You may or may not have heard about the idea of ‘quiet quitting’?
Depending on where you get your information, or what sources you trust, it appears to be either a very good thing or a very bad thing.
The proponents of ‘quiet quitting’ say that it is simply doing the tasks involved with your assigned role at work, no more, no less, and doing your job without your job taking over your entire life.
Another positive way of looking at it, is saying ‘no’ to extra work at work without extra compensation, which is hard to argue with, as it is doing the job you were initially hired to do at the pay you agreed to do it for. Jesus in fact told a story about this idea in the parable of the workers in the vineyard (Matthew 20:1-16), although the point of that story was more about the overwhelming generosity of God in our salvation, as opposed to appropriate workplace relations.
There are then those who appear much more critical of the idea of ‘quiet quitting’ as it is more a step towards quitting on life, and people giving up on any ambition in life to go above and beyond to achieve success.
So how should Christians approach the topic? What is a biblical viewpoint?
Well this is probably much too complicated to deal with on a blog post on a website called Christian Funny Pictures, but here are a few thoughts:
- Christians are called to work and rest, not just because both of these things are good for us, but so that we can look after ourselves, and our families, and to be generous with what is left over;
- Christians are supposed to put our work in a proper perspective, both doing a good job, but also having an eternal perspective;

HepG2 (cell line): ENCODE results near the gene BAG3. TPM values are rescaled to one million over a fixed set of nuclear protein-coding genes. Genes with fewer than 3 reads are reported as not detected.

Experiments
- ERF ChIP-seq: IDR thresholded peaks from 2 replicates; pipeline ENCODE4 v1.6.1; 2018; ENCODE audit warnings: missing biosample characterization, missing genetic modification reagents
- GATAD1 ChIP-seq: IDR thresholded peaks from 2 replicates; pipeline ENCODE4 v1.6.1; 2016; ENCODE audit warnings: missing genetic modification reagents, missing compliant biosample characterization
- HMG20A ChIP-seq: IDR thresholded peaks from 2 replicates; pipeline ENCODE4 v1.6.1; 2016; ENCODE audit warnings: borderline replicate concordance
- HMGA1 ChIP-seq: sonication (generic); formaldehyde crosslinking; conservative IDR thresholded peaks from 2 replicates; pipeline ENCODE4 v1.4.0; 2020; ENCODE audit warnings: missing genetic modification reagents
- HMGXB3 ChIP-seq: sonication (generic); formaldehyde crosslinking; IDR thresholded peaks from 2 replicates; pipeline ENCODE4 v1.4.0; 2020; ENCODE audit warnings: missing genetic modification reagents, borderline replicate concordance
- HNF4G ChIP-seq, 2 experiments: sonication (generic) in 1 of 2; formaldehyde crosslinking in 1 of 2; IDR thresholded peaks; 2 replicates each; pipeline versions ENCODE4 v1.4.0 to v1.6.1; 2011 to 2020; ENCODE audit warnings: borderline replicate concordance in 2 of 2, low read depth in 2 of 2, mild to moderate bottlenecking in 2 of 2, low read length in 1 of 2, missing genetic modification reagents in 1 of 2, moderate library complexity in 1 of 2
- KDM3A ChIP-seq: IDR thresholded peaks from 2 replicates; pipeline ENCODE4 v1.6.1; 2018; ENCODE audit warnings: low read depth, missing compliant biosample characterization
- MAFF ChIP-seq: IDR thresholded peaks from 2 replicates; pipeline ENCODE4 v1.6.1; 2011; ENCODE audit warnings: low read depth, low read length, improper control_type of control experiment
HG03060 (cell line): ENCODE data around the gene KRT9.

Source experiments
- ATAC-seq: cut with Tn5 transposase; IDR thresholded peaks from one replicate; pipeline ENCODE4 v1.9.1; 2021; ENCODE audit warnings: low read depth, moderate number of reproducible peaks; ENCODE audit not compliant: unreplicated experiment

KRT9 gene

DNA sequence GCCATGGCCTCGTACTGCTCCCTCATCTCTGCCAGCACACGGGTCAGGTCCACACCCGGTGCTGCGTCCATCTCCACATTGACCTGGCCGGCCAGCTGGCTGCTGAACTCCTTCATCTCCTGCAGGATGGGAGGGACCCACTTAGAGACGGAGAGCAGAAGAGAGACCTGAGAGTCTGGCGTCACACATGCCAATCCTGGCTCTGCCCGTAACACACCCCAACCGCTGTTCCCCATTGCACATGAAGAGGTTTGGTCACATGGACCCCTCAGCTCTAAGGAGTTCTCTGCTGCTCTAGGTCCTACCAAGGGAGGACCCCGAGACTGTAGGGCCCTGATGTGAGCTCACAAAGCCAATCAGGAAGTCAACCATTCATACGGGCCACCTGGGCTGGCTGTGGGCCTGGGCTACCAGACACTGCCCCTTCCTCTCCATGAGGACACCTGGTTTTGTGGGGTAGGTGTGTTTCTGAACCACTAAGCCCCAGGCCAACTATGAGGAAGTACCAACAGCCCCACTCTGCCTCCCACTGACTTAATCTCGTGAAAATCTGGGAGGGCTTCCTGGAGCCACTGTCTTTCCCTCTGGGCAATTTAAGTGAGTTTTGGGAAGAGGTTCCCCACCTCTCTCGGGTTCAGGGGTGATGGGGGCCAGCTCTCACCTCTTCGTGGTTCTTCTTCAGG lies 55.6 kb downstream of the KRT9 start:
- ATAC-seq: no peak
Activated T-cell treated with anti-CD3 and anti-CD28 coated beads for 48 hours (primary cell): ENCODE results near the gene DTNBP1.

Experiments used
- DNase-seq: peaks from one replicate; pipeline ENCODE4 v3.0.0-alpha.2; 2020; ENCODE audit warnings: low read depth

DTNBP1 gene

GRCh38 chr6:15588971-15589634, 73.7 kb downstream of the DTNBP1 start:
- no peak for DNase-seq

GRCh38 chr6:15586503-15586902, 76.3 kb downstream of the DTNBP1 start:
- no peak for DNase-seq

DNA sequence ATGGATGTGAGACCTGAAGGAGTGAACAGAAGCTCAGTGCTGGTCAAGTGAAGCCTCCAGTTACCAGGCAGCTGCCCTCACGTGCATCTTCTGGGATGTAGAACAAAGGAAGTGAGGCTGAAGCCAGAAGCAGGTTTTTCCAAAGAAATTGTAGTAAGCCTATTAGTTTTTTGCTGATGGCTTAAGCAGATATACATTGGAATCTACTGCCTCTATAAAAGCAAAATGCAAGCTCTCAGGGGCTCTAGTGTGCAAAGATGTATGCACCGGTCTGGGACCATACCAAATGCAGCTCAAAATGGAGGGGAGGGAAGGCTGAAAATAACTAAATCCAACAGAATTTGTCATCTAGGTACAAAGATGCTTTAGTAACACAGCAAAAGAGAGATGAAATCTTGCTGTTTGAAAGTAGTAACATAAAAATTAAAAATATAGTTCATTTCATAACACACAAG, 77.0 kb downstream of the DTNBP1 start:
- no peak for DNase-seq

- We will not be much use to anyone, our family, our society, or our church if we are so exhausted from work we have no energy for anything other than work, or even worse, if because of our work, we burn out completely;
- It is probably not a great idea to ‘quiet quit’ on church (see a fantastic article by Russell Moore in Christianity today);
- If we are in full time paid ministry, it is probably not a great idea to quiet quit, and only do the bare minimum;
- If we are not in full time paid ministry, it is probably not a great idea of saying no to extra work without extra compensation. As a church volunteer myself, if I only did what I was paid to do at church, I wouldn’t be doing anything, and I like doing stuff at church (not always, but generally).
- It is good to call out bad bosses, companies that exploit their workers, and people who do not treat others fairly;
On reflection of this idea of ‘quiet quitting’ I am not sure it is a completely new idea either. I have often heard the idea of Christians who ‘moonlight’ in their paid employment, so that they can devote themselves to other ministries. In fact, Saint Paul, perhaps one of the greatest missionaries and preachers of all time, was also an itinerant worker. He was also perhaps the first person to ‘quiet quit’ in his tent making employment. Of course, Saint Paul had his own reasons for tent making, but would anyone say to Saint Paul, “It’s a shame Saul of Tarsus, didn’t go above and beyond in his tent making skills, as he could have used his ambition to become the best tent maker in all of Asia Minor”.
What do you think? Have you heard of ‘quiet quitting’? Do you lean towards it being a good idea or not a good idea? Should Christians engage in the practice?
We would love to hear your thoughts on the topic, if you have any.